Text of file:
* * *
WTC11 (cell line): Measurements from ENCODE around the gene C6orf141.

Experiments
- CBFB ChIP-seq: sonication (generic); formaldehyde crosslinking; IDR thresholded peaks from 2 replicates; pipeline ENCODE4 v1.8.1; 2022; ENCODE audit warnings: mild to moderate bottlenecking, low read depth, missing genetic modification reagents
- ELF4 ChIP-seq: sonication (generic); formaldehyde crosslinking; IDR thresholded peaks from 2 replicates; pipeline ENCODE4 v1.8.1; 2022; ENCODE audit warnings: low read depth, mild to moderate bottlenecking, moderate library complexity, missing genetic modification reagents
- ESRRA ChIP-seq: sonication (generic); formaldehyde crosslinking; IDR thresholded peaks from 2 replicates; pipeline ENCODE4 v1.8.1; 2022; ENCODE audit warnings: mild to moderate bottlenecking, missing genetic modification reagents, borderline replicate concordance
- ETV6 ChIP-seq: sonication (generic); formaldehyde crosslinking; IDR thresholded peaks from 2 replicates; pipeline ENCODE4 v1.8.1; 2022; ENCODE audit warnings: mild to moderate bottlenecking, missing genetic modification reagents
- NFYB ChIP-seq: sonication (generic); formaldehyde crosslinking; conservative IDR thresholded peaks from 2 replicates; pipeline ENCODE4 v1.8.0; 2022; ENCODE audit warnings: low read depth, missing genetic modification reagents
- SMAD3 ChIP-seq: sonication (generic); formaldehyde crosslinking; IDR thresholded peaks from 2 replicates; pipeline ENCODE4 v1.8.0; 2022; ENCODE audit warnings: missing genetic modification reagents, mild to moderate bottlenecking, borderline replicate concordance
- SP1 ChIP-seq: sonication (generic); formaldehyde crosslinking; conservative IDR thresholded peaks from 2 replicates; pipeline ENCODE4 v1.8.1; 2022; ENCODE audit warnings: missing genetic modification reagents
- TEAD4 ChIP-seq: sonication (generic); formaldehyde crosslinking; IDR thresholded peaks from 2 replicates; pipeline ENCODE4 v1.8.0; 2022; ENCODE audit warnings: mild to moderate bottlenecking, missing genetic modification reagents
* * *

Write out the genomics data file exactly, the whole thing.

WTC11 (cell line): Measurements from ENCODE around the gene C6orf141.

Experiments
- CBFB ChIP-seq: sonication (generic); formaldehyde crosslinking; IDR thresholded peaks from 2 replicates; pipeline ENCODE4 v1.8.1; 2022; ENCODE audit warnings: mild to moderate bottlenecking, low read depth, missing genetic modification reagents
- ELF4 ChIP-seq: sonication (generic); formaldehyde crosslinking; IDR thresholded peaks from 2 replicates; pipeline ENCODE4 v1.8.1; 2022; ENCODE audit warnings: low read depth, mild to moderate bottlenecking, moderate library complexity, missing genetic modification reagents
- ESRRA ChIP-seq: sonication (generic); formaldehyde crosslinking; IDR thresholded peaks from 2 replicates; pipeline ENCODE4 v1.8.1; 2022; ENCODE audit warnings: mild to moderate bottlenecking, missing genetic modification reagents, borderline replicate concordance
- ETV6 ChIP-seq: sonication (generic); formaldehyde crosslinking; IDR thresholded peaks from 2 replicates; pipeline ENCODE4 v1.8.1; 2022; ENCODE audit warnings: mild to moderate bottlenecking, missing genetic modification reagents
- NFYB ChIP-seq: sonication (generic); formaldehyde crosslinking; conservative IDR thresholded peaks from 2 replicates; pipeline ENCODE4 v1.8.0; 2022; ENCODE audit warnings: low read depth, missing genetic modification reagents
- SMAD3 ChIP-seq: sonication (generic); formaldehyde crosslinking; IDR thresholded peaks from 2 replicates; pipeline ENCODE4 v1.8.0; 2022; ENCODE audit warnings: missing genetic modification reagents, mild to moderate bottlenecking, borderline replicate concordance
- SP1 ChIP-seq: sonication (generic); formaldehyde crosslinking; conservative IDR thresholded peaks from 2 replicates; pipeline ENCODE4 v1.8.1; 2022; ENCODE audit warnings: missing genetic modification reagents
- TEAD4 ChIP-seq: sonication (generic); formaldehyde crosslinking; IDR thresholded peaks from 2 replicates; pipeline ENCODE4 v1.8.0; 2022; ENCODE audit warnings: mild to moderate bottlenecking, missing genetic modification reagents